What type music or art engages you? By default, most people I know listen to an ipod , car CD, or an Internet radio station (Pandora). While contemporary citizens — such you and I — may favor listening to what we know, there is strong empirical evidence that broadening our musical and artistic tastes has promising rewards, academically speaking.
A Fine Arts Education Dilemma
Gutek (2005) poses an interesting perspective on teaching TODAY’S students. Regarding Plato’s The Republic, Gutek states, “Plato raised the issue of continuity and change in culture, society, and education” (Gutek, 45) . Should educators teach BOTH continuity and change? From this writer’s perspective, the definitive answer is “Absolutely!” That is precisely why this blog exists.
In the 21st century, the question exists as to the level to which schools should “be conservators of the cultural heritage or agents of social change” (Gutek, 45). Music Technologists have the capacity to lead students in multifarious ways of creatively promoting values-laden cultural heritage through unique means.
NCLB (2001) holds schools highly accountable for the 3R’s and places some institutions down to the mat with AYP. With such accountability strongholds over today’s schools, should schools invest in incorporating current issues and new technology into the curriculum (Gutek, 2005)? Dr. Gutek, the obvious answer is a resounding “Yes!”.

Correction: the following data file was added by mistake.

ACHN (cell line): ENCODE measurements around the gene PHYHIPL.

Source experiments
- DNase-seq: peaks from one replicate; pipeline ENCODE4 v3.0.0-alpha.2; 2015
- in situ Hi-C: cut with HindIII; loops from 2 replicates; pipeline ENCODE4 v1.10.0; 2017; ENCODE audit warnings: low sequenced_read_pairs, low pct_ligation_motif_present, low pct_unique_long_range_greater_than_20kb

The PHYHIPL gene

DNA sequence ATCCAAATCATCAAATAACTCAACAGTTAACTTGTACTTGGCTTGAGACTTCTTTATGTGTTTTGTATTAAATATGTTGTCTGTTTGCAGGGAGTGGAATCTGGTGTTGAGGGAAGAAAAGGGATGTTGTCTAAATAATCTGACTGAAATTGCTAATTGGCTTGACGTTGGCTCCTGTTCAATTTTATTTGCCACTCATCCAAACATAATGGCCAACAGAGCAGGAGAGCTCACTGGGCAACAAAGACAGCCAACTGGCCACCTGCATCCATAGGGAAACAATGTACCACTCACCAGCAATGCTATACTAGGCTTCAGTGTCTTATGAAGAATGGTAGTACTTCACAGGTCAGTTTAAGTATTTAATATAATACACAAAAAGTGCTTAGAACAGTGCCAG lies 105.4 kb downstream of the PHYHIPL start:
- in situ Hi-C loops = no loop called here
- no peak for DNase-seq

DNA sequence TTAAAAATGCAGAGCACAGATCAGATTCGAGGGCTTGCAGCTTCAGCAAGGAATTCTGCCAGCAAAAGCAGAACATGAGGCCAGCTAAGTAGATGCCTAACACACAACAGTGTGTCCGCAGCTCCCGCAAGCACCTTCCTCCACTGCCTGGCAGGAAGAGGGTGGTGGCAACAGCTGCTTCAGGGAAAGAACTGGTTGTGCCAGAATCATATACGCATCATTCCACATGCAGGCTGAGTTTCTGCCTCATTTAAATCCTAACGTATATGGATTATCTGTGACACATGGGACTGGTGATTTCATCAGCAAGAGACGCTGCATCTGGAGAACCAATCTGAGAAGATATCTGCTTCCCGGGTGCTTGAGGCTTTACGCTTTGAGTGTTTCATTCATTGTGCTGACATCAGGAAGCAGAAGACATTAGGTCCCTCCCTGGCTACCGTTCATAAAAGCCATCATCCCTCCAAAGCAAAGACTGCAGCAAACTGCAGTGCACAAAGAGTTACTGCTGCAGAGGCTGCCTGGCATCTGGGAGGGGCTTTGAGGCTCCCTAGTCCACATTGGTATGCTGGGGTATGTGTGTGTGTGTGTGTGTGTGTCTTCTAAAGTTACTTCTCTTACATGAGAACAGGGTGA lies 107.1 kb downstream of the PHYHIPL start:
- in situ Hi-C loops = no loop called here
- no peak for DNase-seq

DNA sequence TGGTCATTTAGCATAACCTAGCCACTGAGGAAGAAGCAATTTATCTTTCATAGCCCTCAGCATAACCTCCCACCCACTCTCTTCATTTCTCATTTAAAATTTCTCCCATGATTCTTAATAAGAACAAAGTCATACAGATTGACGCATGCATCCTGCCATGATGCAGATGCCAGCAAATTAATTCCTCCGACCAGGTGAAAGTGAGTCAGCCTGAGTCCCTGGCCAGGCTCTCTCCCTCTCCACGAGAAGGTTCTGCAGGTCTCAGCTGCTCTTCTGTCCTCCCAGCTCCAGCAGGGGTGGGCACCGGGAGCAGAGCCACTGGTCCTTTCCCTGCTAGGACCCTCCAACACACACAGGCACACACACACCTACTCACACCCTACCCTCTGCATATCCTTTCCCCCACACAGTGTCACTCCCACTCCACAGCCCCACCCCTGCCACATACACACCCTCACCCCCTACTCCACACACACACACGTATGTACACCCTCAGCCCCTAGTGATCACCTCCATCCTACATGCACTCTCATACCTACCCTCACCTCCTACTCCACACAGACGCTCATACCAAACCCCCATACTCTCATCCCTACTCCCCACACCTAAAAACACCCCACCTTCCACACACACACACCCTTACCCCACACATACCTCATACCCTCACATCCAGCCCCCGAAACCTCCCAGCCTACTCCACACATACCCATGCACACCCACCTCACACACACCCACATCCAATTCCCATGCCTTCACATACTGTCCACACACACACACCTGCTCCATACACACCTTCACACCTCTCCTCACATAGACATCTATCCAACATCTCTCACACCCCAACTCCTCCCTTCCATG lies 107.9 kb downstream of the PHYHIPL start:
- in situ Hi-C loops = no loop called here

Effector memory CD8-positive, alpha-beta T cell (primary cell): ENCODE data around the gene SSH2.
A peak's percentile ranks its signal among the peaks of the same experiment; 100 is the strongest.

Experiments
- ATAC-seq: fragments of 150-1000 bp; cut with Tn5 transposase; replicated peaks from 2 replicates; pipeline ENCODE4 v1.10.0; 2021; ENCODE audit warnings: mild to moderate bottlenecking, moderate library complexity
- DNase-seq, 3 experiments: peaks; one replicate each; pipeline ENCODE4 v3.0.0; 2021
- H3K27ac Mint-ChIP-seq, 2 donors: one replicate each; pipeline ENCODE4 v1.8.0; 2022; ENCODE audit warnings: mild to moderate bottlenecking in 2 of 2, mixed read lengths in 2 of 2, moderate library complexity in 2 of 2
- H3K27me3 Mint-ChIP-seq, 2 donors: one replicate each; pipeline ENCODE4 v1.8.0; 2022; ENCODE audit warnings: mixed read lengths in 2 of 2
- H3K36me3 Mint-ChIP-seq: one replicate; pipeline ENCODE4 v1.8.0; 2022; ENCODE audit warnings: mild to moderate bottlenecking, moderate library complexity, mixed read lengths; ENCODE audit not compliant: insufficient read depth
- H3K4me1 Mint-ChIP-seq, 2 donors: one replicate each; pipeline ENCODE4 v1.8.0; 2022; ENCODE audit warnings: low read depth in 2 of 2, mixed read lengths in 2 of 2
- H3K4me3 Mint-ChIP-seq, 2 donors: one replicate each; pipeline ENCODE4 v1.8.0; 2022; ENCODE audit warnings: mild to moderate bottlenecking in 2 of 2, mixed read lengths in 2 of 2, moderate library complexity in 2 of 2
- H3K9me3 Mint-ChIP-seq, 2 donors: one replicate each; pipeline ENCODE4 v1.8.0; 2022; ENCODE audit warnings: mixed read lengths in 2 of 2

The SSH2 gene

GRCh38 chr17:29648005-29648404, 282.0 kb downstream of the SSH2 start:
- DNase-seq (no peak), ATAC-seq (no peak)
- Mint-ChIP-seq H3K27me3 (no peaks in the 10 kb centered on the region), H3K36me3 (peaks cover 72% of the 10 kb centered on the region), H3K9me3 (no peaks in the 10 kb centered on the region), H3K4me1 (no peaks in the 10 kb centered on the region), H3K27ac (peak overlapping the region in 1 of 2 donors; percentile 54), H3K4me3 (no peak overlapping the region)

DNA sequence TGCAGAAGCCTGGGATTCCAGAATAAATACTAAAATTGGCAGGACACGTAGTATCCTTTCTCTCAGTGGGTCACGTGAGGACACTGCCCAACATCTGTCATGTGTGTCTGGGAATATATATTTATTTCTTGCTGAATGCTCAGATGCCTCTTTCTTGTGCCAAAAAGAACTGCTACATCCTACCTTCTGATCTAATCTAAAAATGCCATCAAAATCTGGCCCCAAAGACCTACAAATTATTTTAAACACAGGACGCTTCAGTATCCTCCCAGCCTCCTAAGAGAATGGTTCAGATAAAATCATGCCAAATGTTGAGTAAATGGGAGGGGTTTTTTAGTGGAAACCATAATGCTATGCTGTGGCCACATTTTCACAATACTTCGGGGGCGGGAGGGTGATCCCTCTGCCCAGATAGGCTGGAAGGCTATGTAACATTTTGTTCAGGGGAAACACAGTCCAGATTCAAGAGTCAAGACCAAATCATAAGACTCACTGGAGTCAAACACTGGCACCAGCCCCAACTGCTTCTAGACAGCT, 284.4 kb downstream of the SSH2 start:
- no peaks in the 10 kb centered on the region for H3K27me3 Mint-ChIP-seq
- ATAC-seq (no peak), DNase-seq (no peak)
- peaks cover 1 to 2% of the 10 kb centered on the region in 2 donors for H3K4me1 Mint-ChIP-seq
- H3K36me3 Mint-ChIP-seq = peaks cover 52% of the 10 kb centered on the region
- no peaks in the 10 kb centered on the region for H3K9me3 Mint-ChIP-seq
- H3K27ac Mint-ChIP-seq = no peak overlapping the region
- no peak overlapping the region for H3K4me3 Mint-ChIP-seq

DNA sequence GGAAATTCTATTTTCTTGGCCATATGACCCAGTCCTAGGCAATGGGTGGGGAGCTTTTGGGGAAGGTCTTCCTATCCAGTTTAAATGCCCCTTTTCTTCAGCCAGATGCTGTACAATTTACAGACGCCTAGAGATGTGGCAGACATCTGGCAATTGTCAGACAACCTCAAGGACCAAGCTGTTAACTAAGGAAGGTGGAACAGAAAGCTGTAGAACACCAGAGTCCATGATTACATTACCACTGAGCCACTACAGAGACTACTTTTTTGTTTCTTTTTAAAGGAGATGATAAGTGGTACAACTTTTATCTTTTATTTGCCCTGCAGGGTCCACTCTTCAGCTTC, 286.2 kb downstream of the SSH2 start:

My ClassICK Education
With acronyms galore, you may be inquiring what the “ICK” in ClassICKs stands for? It is a shortened version of the term “icky”, meaning distastefully sentimental. There were times that my own education seemed “icky”, uninteresting and disengaging. How about your education? If we are honest with ourselves, much of our own traditional education seemed irrelevant – at least – at the time.
As a music educator, I have spent many hours learning how to perform music. I began piano lessons at age six. Oh, did I tell you that I wore my baseball uniform to my piano lessons? Yes. I played baseball and football too through ninth grade. Plato would have strongly supported my ClassICal music education paired with a love for sports. My high school years were filled with choral and vocal performances. What joy!! Music always engages me in learning.
Today’s ClassICal Music Education
True Story. A few choral students were preparing to audition for vocal solos competition. The vocal literature requirements included sining an Italian Art Song. (Commentary: Disney music does not typically produce winners at vocal competitions – at least in my experience.)
It all happened so fast…in my classroom. It went something like this. “Guys, I want to teach you a really cool, CLASSICAL vocal solo this week…Let’s take a few minutes and hear it at Youtube“.
The CRUX of the matter
It’s all about the music, friends. Musical experience must precede musical knowledge. “So, who cares about some dead composer named Giordani anyway?” Herein lies the problem with music instruction. No one cares about knowing facts about a composer – unless “the composer” is linked to an exciting musical performance.
Key: Learning “names and dates” does not engage students in learning, unless students link new knowledge to prior knowledge or previous learning experiences.
February 2011 – “Caro Mio Ben” LESSON – YouTube